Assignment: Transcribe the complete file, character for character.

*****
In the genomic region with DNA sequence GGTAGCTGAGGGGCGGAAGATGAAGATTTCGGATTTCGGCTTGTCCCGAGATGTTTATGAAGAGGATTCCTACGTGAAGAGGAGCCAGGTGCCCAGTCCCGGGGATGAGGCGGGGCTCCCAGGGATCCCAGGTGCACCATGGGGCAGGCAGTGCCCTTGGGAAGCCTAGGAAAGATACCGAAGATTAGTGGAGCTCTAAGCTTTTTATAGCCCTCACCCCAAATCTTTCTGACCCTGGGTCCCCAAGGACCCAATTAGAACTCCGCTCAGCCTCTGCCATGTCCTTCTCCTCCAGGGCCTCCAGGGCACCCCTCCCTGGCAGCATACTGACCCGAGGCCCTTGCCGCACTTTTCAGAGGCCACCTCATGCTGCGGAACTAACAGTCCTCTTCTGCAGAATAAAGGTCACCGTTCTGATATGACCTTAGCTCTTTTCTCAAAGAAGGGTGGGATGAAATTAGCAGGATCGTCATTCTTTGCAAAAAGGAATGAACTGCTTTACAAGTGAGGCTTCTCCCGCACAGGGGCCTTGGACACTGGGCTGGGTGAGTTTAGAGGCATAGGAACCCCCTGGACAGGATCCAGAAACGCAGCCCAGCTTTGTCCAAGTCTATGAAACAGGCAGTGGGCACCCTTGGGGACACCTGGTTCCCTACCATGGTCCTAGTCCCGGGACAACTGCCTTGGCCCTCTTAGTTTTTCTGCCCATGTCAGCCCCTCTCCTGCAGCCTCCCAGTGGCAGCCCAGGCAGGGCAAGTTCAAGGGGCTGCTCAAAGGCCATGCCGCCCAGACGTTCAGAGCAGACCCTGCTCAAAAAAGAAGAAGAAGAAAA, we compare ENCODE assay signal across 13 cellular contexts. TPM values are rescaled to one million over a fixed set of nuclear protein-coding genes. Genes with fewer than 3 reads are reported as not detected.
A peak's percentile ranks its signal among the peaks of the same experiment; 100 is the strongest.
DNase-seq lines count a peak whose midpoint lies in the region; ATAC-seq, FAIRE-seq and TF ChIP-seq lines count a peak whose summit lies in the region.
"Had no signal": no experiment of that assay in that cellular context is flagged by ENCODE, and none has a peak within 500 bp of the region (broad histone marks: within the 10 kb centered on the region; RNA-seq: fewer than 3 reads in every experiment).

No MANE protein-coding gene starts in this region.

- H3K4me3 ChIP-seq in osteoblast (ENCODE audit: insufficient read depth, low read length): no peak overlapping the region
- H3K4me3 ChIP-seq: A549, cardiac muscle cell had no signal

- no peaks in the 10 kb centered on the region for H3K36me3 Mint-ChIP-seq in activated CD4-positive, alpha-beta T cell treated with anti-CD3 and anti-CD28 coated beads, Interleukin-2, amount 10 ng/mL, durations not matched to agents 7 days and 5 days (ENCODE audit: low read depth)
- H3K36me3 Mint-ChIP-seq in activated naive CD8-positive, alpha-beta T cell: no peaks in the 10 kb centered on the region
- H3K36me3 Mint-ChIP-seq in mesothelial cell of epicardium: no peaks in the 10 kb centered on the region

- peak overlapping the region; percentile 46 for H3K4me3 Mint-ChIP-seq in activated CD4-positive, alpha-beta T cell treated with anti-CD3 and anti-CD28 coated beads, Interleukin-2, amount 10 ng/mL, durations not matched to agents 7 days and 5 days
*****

In the genomic region with DNA sequence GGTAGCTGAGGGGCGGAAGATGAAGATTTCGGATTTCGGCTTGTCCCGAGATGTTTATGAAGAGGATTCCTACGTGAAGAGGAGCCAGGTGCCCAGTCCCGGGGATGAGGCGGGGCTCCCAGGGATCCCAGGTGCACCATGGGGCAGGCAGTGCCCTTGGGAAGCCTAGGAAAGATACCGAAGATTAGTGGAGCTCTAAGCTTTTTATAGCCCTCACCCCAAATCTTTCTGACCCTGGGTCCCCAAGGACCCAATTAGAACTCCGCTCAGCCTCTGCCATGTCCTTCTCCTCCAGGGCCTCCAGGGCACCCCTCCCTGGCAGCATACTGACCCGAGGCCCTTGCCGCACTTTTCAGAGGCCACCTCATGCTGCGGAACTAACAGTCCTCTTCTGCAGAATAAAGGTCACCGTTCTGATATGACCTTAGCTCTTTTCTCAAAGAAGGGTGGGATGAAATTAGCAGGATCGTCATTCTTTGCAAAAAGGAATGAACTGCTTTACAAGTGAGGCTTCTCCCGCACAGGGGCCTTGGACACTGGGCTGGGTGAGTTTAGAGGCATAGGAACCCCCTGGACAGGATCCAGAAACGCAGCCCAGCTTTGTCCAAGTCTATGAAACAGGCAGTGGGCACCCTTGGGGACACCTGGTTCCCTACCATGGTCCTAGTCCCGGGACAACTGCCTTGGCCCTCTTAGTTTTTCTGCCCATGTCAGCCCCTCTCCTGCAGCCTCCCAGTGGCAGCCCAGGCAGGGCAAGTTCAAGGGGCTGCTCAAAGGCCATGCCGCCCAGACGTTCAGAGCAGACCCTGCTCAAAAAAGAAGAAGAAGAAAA, we compare ENCODE assay signal across 13 cellular contexts. TPM values are rescaled to one million over a fixed set of nuclear protein-coding genes. Genes with fewer than 3 reads are reported as not detected.
A peak's percentile ranks its signal among the peaks of the same experiment; 100 is the strongest.
DNase-seq lines count a peak whose midpoint lies in the region; ATAC-seq, FAIRE-seq and TF ChIP-seq lines count a peak whose summit lies in the region.
"Had no signal": no experiment of that assay in that cellular context is flagged by ENCODE, and none has a peak within 500 bp of the region (broad histone marks: within the 10 kb centered on the region; RNA-seq: fewer than 3 reads in every experiment).

No MANE protein-coding gene starts in this region.

- H3K4me3 ChIP-seq in osteoblast (ENCODE audit: insufficient read depth, low read length): no peak overlapping the region
- H3K4me3 ChIP-seq: A549, cardiac muscle cell had no signal

- no peaks in the 10 kb centered on the region for H3K36me3 Mint-ChIP-seq in activated CD4-positive, alpha-beta T cell treated with anti-CD3 and anti-CD28 coated beads, Interleukin-2, amount 10 ng/mL, durations not matched to agents 7 days and 5 days (ENCODE audit: low read depth)
- H3K36me3 Mint-ChIP-seq in activated naive CD8-positive, alpha-beta T cell: no peaks in the 10 kb centered on the region
- H3K36me3 Mint-ChIP-seq in mesothelial cell of epicardium: no peaks in the 10 kb centered on the region

- peak overlapping the region; percentile 46 for H3K4me3 Mint-ChIP-seq in activated CD4-positive, alpha-beta T cell treated with anti-CD3 and anti-CD28 coated beads, Interleukin-2, amount 10 ng/mL, durations not matched to agents 7 days and 5 days